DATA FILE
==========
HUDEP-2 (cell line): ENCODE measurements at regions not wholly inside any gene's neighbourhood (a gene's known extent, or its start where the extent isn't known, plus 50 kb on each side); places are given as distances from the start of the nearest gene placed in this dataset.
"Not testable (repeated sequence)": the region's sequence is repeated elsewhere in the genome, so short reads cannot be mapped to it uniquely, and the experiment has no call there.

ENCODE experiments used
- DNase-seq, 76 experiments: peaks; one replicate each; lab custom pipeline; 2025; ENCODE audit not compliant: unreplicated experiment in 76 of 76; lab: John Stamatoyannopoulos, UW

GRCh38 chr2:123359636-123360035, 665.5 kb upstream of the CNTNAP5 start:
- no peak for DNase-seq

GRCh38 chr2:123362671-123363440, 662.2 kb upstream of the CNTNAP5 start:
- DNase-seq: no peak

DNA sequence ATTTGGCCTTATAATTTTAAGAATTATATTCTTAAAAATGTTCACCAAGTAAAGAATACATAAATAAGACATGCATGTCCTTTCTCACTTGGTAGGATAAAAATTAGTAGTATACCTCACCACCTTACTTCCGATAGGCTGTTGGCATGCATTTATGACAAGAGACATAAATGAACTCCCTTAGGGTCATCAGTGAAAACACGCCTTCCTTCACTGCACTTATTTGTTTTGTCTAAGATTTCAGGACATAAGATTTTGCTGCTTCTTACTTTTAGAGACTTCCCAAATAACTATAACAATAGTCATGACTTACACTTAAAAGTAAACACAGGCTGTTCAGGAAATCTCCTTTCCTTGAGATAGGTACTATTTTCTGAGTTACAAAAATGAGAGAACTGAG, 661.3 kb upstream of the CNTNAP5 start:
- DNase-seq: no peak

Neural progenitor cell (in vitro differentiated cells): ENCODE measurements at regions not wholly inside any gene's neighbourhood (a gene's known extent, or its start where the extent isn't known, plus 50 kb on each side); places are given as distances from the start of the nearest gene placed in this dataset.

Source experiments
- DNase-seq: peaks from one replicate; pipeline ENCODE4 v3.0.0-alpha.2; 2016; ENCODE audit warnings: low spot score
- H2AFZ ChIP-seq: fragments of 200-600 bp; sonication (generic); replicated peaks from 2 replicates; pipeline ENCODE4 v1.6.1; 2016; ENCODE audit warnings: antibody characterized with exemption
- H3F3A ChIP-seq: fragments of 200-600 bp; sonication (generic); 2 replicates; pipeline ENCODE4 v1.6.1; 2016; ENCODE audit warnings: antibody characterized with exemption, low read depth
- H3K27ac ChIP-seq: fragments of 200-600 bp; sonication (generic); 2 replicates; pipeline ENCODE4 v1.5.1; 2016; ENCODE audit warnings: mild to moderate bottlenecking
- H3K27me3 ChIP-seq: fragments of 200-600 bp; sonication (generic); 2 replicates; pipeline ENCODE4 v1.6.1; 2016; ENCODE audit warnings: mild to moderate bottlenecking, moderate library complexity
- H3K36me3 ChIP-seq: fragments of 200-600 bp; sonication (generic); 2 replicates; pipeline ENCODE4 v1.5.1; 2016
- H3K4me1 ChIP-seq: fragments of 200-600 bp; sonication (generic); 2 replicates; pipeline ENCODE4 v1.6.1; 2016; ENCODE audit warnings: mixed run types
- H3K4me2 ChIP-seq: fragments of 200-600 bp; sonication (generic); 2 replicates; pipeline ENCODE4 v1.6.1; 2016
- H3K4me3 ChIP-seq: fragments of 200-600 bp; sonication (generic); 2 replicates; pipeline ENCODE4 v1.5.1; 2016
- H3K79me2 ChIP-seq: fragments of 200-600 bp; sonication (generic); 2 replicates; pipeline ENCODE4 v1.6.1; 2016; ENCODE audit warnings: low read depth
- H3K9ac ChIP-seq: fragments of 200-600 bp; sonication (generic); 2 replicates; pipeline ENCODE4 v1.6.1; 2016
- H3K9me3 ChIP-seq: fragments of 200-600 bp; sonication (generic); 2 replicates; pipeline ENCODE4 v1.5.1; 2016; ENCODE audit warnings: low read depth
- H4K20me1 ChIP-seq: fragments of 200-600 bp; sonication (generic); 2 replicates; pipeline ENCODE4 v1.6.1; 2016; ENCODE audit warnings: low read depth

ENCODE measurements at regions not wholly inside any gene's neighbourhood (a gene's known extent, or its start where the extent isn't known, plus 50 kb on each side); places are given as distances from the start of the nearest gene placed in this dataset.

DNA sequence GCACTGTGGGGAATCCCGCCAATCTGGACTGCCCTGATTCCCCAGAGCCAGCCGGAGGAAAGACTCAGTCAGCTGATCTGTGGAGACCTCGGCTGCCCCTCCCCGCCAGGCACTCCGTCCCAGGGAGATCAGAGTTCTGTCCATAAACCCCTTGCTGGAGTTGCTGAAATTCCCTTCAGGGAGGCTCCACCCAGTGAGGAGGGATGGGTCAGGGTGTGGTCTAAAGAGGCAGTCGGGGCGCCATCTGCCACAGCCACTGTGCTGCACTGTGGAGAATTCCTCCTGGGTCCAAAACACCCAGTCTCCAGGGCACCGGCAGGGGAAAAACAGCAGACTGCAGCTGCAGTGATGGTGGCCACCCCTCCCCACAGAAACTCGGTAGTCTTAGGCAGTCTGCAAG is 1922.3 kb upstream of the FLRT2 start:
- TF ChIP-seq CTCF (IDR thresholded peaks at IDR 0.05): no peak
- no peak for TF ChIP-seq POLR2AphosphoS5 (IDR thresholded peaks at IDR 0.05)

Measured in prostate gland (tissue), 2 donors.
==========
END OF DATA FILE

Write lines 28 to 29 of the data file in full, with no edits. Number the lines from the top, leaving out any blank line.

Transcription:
- TF ChIP-seq CTCF (IDR thresholded peaks at IDR 0.05): no peak
- no peak for TF ChIP-seq POLR2AphosphoS5 (IDR thresholded peaks at IDR 0.05)